- Raney EM, van Bosse HJP, Shea KG, et al. Current state of the opioid epidemic as it pertains to pediatric orthopaedics from the advocacy committee of the Pediatric Orthopaedic Society of North America. J Pediatr Orthop. 2018;38(5):e238-e244.
- Pediatric Orthopedic Society of North America. Postop pain management prescription guidelines. 2019. Available at: https://posna.org/Physician-Education/QSVI/PostOp-Pain-Management-Prescription-Guidelines.
- Dowell D, Haegerich TM, Chou R. CDC guideline for prescribing opioids for chronic pain--United States, 2016. JAMA. 2016;315(15):1624-1645.
- Interagency Pain Research Coordinating Committee. National pain strategy: a comprehensive population health-level strategy for pain. Washington, DC: US Department of Health and Human Services, National Institutes of Health; 2016. Available at: https://www.iprcc.nih.gov/node/5/national-pain-strategy-report
- Holt JB, Glass NA, Bedard NA, et al. Emerging U.S. national trends in the treatment of pediatric supracondylar humeral fractures. J Bone Joint Surg Am. 2017;99(8):681-687.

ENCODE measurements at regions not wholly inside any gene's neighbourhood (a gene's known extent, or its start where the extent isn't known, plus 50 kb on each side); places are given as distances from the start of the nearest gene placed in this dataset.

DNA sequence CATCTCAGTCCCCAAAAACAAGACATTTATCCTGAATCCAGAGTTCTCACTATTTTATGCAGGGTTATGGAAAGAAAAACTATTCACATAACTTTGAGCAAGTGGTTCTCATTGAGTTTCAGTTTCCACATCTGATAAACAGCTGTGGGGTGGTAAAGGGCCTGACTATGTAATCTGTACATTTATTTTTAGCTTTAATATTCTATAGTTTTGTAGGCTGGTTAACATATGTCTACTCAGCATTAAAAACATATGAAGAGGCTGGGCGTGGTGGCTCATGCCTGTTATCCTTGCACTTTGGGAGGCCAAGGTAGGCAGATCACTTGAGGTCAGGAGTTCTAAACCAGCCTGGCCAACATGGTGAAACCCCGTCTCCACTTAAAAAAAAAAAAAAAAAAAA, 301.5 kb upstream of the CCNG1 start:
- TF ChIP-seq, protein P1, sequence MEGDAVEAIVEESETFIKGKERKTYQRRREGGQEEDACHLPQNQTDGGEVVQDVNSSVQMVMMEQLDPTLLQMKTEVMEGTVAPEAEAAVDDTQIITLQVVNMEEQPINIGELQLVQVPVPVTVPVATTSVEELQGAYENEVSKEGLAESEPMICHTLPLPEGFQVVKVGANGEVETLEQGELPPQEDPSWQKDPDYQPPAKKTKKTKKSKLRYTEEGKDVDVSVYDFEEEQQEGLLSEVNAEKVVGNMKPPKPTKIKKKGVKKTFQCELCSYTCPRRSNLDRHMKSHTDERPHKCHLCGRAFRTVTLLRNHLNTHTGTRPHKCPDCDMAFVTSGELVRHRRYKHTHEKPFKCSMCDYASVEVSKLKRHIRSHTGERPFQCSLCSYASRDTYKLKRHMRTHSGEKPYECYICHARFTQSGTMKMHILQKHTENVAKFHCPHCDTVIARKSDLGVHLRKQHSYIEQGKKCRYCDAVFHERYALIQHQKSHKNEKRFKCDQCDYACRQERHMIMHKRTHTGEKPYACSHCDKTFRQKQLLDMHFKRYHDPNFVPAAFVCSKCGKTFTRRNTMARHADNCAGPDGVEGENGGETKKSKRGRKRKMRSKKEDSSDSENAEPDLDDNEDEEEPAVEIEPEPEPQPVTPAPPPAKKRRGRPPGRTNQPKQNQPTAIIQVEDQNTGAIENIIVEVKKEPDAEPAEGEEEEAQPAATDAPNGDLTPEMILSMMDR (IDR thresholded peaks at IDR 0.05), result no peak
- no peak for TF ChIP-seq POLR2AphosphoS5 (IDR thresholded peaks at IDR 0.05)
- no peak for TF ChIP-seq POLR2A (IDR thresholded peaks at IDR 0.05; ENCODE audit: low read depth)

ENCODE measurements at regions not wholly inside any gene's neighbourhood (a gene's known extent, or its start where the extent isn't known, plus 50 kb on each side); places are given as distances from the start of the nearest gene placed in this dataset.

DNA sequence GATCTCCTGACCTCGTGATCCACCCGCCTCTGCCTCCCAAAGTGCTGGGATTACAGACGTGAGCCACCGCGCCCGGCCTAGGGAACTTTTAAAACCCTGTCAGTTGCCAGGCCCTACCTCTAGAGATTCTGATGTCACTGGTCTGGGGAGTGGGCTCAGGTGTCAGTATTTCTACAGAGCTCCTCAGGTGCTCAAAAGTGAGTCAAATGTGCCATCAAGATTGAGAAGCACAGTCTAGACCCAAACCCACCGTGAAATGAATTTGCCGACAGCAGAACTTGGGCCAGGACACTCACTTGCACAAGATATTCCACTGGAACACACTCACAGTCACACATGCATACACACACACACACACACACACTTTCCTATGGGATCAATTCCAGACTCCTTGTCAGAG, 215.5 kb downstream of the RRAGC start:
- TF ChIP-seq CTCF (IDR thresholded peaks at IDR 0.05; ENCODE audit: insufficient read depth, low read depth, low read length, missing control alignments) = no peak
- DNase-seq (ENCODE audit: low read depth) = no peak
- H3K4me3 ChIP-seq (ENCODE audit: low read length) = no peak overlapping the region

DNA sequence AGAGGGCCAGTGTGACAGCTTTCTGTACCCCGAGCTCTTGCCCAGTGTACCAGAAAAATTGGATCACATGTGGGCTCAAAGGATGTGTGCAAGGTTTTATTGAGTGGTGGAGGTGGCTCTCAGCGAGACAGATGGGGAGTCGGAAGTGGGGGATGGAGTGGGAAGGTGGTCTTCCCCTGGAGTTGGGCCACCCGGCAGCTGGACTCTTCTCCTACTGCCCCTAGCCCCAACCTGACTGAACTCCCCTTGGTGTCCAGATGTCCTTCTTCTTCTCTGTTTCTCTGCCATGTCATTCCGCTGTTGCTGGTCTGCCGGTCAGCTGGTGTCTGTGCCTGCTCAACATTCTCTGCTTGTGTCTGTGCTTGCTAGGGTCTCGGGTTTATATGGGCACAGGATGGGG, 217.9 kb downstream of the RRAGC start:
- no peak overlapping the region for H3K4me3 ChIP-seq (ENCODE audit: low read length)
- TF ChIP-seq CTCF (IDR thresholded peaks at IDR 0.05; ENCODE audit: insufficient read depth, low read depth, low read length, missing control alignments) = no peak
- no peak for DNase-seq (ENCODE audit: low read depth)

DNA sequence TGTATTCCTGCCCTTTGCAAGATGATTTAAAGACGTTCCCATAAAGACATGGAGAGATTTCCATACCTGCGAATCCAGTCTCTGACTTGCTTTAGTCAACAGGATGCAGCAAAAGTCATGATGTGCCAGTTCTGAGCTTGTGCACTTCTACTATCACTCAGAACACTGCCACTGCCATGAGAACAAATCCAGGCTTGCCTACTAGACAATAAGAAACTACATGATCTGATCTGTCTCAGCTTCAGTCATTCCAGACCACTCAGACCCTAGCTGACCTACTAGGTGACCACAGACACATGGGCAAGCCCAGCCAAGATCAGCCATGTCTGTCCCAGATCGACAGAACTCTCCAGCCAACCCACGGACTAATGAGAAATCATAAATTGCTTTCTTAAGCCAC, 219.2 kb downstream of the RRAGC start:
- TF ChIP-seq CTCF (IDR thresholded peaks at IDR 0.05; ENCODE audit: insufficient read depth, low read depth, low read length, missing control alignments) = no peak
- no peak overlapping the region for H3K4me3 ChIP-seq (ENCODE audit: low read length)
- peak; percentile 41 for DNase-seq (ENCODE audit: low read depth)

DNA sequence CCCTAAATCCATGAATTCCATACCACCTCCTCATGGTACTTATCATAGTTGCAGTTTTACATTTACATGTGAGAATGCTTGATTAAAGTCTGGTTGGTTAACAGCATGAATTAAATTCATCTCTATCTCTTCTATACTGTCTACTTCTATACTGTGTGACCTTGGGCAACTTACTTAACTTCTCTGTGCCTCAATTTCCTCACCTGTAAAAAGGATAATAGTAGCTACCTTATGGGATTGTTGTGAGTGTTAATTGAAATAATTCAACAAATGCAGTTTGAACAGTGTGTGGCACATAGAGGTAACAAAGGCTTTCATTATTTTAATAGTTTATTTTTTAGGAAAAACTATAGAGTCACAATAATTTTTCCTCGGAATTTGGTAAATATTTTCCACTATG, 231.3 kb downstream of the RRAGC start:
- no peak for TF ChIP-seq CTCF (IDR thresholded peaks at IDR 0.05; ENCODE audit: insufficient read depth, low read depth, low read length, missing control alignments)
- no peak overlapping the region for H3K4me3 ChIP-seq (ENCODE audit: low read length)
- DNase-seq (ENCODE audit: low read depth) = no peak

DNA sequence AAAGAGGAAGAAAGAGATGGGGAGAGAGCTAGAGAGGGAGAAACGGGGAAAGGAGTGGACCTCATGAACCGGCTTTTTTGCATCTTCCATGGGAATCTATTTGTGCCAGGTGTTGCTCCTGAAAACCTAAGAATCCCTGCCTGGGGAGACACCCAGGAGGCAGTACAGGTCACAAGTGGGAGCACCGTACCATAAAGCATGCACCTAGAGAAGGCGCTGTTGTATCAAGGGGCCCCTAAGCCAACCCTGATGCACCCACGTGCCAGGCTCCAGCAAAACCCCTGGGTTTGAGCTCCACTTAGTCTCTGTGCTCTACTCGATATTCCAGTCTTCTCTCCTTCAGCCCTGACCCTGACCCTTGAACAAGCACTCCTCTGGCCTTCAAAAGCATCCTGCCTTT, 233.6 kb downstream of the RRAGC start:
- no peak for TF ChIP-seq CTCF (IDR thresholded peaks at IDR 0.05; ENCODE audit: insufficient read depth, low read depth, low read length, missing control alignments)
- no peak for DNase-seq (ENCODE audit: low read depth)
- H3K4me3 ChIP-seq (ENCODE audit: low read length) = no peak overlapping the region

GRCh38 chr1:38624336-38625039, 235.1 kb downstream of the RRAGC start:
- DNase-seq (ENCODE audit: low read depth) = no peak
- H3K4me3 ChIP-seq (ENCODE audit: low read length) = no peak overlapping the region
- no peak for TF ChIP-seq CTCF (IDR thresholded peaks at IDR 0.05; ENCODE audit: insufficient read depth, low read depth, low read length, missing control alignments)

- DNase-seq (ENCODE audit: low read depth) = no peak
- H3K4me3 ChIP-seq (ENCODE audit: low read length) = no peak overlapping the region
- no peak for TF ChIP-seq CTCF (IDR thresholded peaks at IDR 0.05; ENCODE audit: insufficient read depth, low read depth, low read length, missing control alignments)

- Salazar JH, Goldstein SD, Yang J, et al. Regionalization of pediatric surgery: trends already underway. Ann Surg. 2016;263(6):1062-1066.
- Sessions WC, Nickel AJ, Truong WH, et al. Regionalization of isolated pediatric femur fracture treatment: recent trends observed using the Kids’ inpatient database. J Pediatr Orthop. 2020;40:277-282.
- Jevsevar DS, Shea KG, Murray JN, et al. AAOS clinical practice guideline on the treatment of pediatric diaphyseal femur fractures. J Am Acad Orthop Surg. 2015;23(12):e101.
- Kocher MS, Sink EL, Blasier RD, et al. Treatment of pediatric diaphyseal femur fractures. J Am Acad Orthop Surg. 2009;17(11):718-725.
- McCabe SE, West BT, Veliz P, et al. Trends in medical and nonmedical use of prescription opioids among US adolescents: 1976-2015. Pediatrics. 2017;139(4).
- Hubbard EW, Riccio AI. Pediatric orthopedic trauma: an evidence-based approach. Orthop Clin North Am. 2018;49(2):195-210.
- Milligan D, Henderson L, Tucker A, et al. Elastic nail fixation versus plate fixation of paediatric femoral fractures in school age patients - a retrospective observational study. J Orthop. 2019;19:153-157.